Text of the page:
If you don’t feel like reading an overly long movie review on a car website, then just read this: SEE THIS MOVIE!
There are two categories of people in the world.
The first are those for whom a car is just an appliance. It gets them from A to B. Their car needs to be reliable, resonably comfortable, safe and economical. They know what their car looks like, they probably know the make and model, but will know little else about it.
The second are those for whom a car means either a little or a lot more than that. They range from those who appreciate some finer points (e.g. a car’s design) to those who love a particular brand, or brands, to those who build, paint, or even race their cars.
This movie is made primarily for the second category. If you’re reading this site, you most likely fit that second category, whether mild or wild, and I can’t commend the movie highly enough for you. If you’re in the first category, but you’ve got someone in your life who’s in the second category, then you should see it too. It’ll really help you understand them.
Love The Beast weaves together a quartet of inter-related stories.
- The story of Eric Bana and his car, a 1974 Ford Falcon Coupe – The Beast
- The story of Eric Bana and his mates, for whom The Beast is a kid of campfire that they all gather round over the course of 25 years.
- The story of Ivan Bana, Eric’s dad, and his car, a Ford Thunderbird. This is the car that started it all
- The building of, racing of, and destruction of The Beast
The story takes you right back, albeit briefly, to Bana’s school days and the Ford Thunderbird his Dad always wanted, finally got, and which was used as the daily driver during Bana’s school years. Bana got the bug young, and when he was nine years old he saw Mad Max, which cemented his desire for a Ford Falcon Coupe.
With his Dad’s consent, he bought one at age 15 – a full three years before he was licenced to drive it. It was pretty beat up, too, and required a fair bit of work – which is the essence of the whole story.
Over the years, Bana and his core group of best mates tore down and rebuilt the car three times. As they all grew a little older, fixing the car was the only time they saw each other. The love of this car and what they’d done with it was the glue that kept them all together.
In 1996, the group prepared the car and Bana entered one of the premiere tarmac rallies in the world – Targa Tasmania. They were a completely devoid of experience, but they did well and finished third in their class. More than that, the experience lit a fire for motorsport that Bana would pursue over the next 10 years whenever he wasn’t making movies.
Love The Beast closely follows the culmination of that journey: his entry in the 2007 Targa Tasmania. With the car completely rebuilt (again) and putting out around 600hp, the team comes to Tasmania again.
You’ve probably already heard what happens to the car and there’s plenty of film from their 4 days of Targa, including the accident, to show you the fullness of their experience.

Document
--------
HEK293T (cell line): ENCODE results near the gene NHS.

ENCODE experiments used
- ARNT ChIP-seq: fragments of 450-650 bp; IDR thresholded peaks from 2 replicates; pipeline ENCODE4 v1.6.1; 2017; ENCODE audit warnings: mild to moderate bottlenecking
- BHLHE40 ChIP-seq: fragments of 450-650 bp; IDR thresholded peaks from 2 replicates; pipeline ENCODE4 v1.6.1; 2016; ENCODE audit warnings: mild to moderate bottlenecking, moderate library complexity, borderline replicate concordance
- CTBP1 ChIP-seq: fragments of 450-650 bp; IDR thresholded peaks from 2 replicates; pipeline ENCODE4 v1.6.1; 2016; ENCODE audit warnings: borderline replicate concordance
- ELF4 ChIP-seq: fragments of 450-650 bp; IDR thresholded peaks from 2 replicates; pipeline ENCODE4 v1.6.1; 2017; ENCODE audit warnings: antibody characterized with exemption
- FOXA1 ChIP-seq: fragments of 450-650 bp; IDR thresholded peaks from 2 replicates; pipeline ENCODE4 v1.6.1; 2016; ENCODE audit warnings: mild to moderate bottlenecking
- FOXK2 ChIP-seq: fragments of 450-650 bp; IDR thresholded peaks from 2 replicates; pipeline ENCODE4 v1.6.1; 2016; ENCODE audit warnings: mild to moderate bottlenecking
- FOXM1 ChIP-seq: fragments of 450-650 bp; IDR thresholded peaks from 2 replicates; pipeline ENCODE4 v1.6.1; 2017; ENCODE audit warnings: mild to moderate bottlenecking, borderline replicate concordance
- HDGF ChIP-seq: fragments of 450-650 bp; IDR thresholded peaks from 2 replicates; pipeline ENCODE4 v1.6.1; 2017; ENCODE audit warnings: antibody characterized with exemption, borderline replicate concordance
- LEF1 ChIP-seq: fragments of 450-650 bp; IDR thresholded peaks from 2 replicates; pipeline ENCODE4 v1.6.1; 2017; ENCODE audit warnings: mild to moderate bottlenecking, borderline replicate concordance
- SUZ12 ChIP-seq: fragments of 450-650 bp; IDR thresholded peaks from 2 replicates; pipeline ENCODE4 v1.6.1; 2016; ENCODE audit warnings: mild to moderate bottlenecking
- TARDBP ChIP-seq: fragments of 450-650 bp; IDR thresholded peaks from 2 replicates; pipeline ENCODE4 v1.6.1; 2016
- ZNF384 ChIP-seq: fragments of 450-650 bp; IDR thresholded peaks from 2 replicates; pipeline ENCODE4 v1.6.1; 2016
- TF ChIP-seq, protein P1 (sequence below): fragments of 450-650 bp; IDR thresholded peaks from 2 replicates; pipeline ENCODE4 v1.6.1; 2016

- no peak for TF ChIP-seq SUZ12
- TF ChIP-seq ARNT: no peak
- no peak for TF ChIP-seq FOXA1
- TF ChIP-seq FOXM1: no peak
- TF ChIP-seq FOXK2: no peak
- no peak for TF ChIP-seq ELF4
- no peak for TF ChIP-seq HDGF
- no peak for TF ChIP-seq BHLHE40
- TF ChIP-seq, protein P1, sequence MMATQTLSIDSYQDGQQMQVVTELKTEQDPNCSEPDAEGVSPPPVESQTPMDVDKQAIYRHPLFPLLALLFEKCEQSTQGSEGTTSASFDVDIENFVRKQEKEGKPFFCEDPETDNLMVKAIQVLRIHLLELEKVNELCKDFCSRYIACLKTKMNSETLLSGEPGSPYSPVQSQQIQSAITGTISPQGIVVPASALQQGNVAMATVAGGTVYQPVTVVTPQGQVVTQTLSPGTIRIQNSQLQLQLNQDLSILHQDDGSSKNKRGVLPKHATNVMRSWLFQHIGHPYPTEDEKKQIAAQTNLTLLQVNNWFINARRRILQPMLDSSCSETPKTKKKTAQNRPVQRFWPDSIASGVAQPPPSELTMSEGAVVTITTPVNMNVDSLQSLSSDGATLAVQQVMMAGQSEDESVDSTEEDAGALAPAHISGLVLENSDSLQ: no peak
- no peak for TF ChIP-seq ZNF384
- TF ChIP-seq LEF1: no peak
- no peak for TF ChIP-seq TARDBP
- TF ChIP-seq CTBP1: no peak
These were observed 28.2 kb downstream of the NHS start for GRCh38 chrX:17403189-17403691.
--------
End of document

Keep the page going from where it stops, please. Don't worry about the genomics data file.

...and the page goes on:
The accident itself, and it’s aftermath, are covered in detail with great humility and humour. All of Bana’s mates are in Tasmania as part of the support team and the concern they have for him and his navigator (one of the group of mates) is heartfelt.
The movie is shot and edited in a pretty basic manner. I don’t know if they meant for it to be this way, but there’s quite a few instances where the sound was out of sync and the vision cut to a type of test pattern. I can only assume it was deliberate, to add to the home-movie feel.
Aside from Bana, his parents and friends, the movie features cameos from Jeremy Clarkson, Jay Leno and Dr Phil. They’re there to explore the inter-relationships between the various people and the car.
Clarkson makes a good point about relationships with cars, then goes on to make a total git of himself. I was almost expecting Bana to reach across the table and go all Incredible Hulk on him.
Leno’s appearance is marked best by the sheer expansive nature of his car collection. It really is breathtaking and hearing about it, hearing about his dedication to the vehicles is very interesting. There’s a few clips where Bana appears on his TV show, too, and one of them is the funniest moment of the whole film.
The one who surprised me was Dr Phil. I was expecting a total cheese-fest with him, but he really was interesting on the subject of relationships and attachment and probably acquitted himself the best of the three.
Around half of the film was shot at Targa Tasmania, which is really exciting for me from the point of view of talking to all of you about it. This is the state where I live and the footage from the race is absolutely fantastic. I felt really pleased to have our little island showcased so well and I hope you enjoy it.
I don’t know if this has been helpful. I think it’s probably too long-winded. What matters is that anyone with an interest in cars will be able to relate to the themes in this film. The long-term nature of the hobby, the friends you make through it, the experiences the hobby can bring you.
If you’re a car nut in any way, then make sure you get to see this film. It’s human, it’s very funny in places, it’s down to earth, exciting, humble and it will relate instantly to anyone with a passion for just about anything.
It really is worthwhile.